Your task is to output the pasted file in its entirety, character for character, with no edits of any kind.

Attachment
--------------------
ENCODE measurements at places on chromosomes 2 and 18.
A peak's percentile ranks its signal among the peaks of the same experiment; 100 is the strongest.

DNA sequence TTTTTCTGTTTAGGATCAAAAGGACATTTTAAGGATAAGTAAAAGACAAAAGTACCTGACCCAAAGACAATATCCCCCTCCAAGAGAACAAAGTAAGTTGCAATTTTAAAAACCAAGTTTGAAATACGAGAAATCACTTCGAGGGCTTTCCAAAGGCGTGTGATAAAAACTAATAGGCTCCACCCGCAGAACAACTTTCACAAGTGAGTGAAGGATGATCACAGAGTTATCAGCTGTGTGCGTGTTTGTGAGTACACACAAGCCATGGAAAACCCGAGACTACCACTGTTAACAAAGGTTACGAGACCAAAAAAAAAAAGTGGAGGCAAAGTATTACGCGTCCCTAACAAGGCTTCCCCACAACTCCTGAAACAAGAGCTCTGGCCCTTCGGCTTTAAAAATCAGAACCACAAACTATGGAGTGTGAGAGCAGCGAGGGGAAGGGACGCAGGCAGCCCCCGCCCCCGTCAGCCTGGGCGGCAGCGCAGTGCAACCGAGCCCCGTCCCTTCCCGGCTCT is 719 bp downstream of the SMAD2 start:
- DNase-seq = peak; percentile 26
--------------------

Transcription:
ENCODE measurements at places on chromosomes 2 and 18.
A peak's percentile ranks its signal among the peaks of the same experiment; 100 is the strongest.

DNA sequence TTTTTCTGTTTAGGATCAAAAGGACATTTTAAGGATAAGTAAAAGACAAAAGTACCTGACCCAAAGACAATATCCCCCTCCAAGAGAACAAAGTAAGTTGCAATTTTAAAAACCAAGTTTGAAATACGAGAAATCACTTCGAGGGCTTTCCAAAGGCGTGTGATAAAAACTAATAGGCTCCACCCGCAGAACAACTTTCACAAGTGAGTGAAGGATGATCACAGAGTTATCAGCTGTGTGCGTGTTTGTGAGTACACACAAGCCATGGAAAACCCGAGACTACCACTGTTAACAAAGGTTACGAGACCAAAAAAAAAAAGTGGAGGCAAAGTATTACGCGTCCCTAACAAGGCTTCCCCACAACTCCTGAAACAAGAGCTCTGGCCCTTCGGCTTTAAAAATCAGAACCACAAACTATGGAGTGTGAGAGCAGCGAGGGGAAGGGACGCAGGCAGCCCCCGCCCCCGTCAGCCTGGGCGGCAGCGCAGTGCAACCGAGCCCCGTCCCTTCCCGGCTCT is 719 bp downstream of the SMAD2 start:
- DNase-seq = peak; percentile 26